Alligator


Alligator meat is an exotic yet healthful option to add to your diet. The choicest cut is the tail meat which is white and very much like veal in texture. The tenderloin comes from a cylindrical tube inside the tail. The body meat is somewhat darker and has a stronger taste and slightly tougher texture. It is very similar to pork shoulder.

Alligator meat tastes somewhere between chicken and rabbit, with perhaps a hint of frog legs. Alligator can be used in jambalaya’s, soups, and stews.

Alligator Meat


The choicest cut is the tail meat which is white and very much like veal in texture. The tenderloin comes from a cylindrical tube inside the tail. The body meat is somewhat darker and has a stronger taste and slightly tougher texture. It is very similar to pork shoulder.

Alligators are prehistoric-looking creatures that typically frighten most people. Their ferocious looks and powerful jaws put them at the top of the food chain, or so many people would believe.

However, several states allow for the legal hunting of alligators for the sole purpose of using them as a source of meat. You can try this exotic yet flavorful and lean meat for yourself by knowing where to find and how to prepare it.

What Does Alligator Meat Taste Like?


Alligator meat tastes somewhere between chicken and rabbit, with perhaps a hint of frog legs.

In the states that allow alligator hunting, these creatures are known as the chicken of the swamp. In fact, meat from alligators is said to be not only lean and low in fat but also flavorful and tender if prepared correctly.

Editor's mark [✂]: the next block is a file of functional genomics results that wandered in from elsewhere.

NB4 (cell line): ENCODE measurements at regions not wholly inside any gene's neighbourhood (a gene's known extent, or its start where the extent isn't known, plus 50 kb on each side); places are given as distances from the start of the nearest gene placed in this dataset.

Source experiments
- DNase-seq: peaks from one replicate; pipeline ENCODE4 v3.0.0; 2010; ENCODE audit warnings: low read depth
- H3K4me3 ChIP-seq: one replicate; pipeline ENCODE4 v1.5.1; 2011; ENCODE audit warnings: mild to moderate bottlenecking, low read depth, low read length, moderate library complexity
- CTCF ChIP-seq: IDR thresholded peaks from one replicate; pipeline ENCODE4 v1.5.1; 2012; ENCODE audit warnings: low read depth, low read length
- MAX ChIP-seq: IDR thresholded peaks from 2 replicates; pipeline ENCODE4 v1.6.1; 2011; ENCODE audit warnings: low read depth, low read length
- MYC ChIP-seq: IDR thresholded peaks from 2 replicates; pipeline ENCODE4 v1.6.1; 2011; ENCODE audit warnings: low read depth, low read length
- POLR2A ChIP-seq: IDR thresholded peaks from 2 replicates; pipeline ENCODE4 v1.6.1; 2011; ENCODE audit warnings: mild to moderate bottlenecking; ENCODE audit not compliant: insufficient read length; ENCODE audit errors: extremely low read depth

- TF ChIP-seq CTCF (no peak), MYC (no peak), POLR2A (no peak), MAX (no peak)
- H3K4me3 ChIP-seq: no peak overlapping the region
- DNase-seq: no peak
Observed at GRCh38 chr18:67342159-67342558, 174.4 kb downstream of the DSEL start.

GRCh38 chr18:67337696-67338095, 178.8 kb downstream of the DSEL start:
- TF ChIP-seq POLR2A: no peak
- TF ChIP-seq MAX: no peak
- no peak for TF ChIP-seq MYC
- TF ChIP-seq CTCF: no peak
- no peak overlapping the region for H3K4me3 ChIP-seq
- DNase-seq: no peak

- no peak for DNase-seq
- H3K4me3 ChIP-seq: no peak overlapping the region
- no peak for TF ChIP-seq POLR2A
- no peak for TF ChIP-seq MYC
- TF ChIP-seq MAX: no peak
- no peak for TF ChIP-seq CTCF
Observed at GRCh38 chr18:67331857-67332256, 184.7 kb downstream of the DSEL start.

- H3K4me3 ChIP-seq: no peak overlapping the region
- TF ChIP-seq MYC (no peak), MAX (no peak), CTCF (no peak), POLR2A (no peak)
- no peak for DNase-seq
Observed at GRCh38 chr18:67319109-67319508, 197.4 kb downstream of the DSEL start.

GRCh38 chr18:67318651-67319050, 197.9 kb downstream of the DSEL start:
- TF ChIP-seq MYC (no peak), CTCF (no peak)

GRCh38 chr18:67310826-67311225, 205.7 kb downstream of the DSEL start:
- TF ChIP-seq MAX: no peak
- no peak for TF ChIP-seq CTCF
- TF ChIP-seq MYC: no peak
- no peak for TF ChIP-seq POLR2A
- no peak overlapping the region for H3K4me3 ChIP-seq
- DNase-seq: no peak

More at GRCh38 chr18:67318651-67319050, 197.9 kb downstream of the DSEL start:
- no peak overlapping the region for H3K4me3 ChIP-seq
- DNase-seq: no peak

Still, the most common cuts of alligator are its tail, which is processed into tenderloins, as well as its legs and ribs. The meat can be grilled, baked or broiled. It can also be breaded and deep fried, stewed and even smoked or dried and made into jerky.

If alligator meat is prepared correctly, it does not need much if any seasoning. When learning how to cook alligator meat, you need to realize that it also should not have a gamey or fishy taste to it. To remove its strong flavor, you can soak it in milk for one to two days before cooking.

Is Alligator Meat Legal in the United States


In the United States, only a few states allow alligators to be hunted, however. These states are Florida, South Carolina, Texas, and Louisiana. If you live elsewhere, you need to either travel to one of these states to hunt or buy the meat from an authorized source.

Where to Buy Alligator Meat


If you wonder who eats alligator meat, you need only look to hunter as well as fans of gourmet Southern food. However, as the meat becomes more popular in the U.S. and more people learn of its nutritional benefits, it is becoming more available in stores throughout the country.

In fact, not only is alligator meat legal in the United States, it is also showing up more frequently in restaurants and grocery stores in just about every state in the country. Right now, it is only legal to buy the meat from a store or butcher that gets it from authorized alligator farms. Hunters cannot sell their takes to butcher shops, grocery stores or even to private buyers who want to purchase the meat from their tables.

The sale of meat from alligators is closely regulated, however. If you sell or buy it illegally, you can be heavily sanctioned and lose your hunting privileges for years. You could even be sentenced to several days in jail for violating U.S. hunting and gaming laws.

Alligator Meat Nutrition Facts


The alligator meat nutrition facts highlight why this meat is becoming so popular in the U.S. today. A 100-gram serving of the meat contains nutritional values like:

It is also a good source of nutrients like:

When incorporated into your diet, it can be a good substitute for other meats like chicken, pork and beef.